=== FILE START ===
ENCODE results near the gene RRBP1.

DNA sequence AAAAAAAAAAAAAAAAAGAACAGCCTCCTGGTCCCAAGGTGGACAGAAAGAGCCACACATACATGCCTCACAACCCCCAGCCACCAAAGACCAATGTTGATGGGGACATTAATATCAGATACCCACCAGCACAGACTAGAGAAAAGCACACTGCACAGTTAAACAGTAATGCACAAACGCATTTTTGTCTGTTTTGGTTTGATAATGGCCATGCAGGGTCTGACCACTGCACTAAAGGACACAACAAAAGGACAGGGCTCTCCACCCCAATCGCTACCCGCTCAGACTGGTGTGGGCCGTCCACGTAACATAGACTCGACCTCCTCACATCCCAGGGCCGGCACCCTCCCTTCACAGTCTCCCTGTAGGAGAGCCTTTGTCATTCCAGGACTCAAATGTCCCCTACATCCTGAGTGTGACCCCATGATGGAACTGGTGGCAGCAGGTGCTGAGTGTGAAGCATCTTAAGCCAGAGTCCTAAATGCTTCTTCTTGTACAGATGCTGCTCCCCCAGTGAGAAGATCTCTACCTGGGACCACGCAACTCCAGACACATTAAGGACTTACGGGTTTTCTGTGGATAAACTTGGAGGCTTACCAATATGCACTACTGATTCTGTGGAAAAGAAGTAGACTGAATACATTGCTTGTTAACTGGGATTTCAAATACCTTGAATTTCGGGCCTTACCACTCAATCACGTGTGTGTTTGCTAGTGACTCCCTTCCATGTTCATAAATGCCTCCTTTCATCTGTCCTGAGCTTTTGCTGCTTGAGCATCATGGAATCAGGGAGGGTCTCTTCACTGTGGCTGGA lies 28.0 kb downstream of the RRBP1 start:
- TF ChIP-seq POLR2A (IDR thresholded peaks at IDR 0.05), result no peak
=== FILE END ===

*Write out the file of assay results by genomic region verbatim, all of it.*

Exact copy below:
ENCODE results near the gene RRBP1.

DNA sequence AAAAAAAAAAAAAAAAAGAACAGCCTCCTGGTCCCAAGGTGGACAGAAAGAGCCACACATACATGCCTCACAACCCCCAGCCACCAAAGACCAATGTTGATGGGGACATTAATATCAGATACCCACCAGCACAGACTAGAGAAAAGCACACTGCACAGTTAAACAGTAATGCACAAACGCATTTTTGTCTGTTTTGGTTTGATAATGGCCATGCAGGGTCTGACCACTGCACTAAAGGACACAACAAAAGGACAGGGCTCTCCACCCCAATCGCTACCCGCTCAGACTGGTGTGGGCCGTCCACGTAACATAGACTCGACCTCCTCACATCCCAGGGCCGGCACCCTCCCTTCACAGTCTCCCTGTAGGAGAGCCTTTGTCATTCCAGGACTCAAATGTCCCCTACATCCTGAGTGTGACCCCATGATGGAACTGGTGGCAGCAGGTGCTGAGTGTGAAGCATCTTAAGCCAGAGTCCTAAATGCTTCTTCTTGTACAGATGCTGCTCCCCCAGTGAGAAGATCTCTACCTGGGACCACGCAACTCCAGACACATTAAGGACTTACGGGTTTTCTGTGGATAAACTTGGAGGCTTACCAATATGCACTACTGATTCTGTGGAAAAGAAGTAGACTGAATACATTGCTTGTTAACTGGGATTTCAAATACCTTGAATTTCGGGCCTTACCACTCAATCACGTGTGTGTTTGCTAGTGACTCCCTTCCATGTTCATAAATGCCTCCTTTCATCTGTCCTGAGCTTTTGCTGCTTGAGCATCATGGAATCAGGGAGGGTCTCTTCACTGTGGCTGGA lies 28.0 kb downstream of the RRBP1 start:
- TF ChIP-seq POLR2A (IDR thresholded peaks at IDR 0.05), result no peak